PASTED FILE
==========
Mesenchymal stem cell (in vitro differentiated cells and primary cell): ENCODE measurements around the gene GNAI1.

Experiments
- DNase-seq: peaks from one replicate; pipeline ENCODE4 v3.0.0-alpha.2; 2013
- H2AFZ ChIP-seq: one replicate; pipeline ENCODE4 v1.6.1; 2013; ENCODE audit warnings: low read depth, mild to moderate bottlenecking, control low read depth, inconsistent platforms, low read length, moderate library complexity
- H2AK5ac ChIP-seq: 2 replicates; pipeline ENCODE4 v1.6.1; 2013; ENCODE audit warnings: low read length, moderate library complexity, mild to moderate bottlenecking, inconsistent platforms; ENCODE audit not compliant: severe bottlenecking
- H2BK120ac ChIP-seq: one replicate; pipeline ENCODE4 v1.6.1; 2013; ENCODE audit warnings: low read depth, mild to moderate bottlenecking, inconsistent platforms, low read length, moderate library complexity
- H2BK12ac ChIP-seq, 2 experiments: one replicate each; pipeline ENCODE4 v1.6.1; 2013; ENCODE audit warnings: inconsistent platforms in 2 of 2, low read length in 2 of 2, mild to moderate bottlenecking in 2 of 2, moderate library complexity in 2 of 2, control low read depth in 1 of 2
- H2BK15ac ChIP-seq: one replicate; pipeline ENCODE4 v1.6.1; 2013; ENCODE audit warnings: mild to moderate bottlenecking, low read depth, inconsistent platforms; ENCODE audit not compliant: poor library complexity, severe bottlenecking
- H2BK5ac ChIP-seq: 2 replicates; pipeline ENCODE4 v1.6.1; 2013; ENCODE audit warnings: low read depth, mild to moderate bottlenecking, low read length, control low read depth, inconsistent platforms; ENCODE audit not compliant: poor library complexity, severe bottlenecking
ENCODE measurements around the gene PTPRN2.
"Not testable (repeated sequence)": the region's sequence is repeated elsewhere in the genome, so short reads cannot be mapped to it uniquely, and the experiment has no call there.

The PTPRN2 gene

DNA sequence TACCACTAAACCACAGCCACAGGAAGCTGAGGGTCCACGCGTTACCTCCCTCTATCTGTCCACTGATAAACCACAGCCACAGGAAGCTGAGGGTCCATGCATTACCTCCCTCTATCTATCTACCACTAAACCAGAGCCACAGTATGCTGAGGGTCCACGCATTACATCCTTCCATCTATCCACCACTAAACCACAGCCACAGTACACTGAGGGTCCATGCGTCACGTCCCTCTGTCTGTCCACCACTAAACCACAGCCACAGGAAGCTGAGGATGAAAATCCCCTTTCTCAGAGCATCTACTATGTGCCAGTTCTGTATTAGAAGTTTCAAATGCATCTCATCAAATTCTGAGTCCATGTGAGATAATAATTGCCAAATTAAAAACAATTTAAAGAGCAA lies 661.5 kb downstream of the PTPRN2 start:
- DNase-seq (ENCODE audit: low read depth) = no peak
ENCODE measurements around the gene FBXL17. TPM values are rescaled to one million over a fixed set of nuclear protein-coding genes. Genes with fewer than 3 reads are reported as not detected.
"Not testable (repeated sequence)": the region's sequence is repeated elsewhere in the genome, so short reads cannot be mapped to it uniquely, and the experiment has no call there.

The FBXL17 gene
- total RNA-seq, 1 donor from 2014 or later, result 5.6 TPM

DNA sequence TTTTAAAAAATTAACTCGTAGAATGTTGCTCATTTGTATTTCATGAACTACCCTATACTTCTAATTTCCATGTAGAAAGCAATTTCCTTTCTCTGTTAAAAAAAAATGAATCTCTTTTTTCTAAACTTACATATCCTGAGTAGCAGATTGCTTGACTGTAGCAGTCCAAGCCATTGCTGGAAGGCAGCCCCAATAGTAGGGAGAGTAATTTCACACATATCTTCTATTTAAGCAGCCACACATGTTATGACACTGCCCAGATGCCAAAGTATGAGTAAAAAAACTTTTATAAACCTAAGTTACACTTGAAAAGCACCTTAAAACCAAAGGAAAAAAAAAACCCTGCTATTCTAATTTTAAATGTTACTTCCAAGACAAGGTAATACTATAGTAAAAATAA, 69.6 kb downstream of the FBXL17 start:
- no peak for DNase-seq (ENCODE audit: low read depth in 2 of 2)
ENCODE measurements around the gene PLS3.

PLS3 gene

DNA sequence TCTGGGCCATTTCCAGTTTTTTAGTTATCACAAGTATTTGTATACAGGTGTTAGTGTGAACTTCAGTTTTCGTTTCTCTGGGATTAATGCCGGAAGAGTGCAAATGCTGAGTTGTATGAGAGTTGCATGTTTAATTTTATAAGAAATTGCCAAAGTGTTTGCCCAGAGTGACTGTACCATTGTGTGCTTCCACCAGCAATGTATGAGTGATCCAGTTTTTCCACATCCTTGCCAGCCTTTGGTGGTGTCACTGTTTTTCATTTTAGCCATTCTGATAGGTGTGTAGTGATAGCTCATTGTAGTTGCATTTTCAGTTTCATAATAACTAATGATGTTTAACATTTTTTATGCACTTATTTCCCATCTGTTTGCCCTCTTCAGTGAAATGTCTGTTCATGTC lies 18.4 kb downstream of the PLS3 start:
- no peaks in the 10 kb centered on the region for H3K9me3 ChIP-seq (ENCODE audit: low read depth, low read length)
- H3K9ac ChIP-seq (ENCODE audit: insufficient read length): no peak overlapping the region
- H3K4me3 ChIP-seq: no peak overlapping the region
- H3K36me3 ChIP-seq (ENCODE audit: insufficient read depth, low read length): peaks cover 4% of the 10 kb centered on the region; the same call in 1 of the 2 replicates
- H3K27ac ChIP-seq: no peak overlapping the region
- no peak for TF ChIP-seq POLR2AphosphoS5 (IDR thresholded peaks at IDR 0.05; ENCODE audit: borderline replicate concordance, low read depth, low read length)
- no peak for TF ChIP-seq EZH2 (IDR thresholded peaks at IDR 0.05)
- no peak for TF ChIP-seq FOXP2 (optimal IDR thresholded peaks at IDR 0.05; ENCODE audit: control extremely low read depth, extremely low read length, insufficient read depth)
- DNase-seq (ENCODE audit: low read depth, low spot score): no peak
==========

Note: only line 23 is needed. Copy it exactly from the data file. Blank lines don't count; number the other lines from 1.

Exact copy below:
DNA sequence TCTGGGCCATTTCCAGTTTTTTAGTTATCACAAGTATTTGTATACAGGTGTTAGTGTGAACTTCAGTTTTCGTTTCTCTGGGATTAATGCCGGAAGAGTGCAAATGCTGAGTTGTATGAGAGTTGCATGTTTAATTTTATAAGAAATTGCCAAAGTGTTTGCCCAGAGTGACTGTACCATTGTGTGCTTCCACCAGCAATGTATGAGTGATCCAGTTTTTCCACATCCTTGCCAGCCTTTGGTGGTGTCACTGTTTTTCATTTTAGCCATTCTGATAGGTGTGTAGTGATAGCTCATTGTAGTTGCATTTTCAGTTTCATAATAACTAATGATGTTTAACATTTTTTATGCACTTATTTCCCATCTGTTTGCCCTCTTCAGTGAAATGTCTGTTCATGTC lies 18.4 kb downstream of the PLS3 start: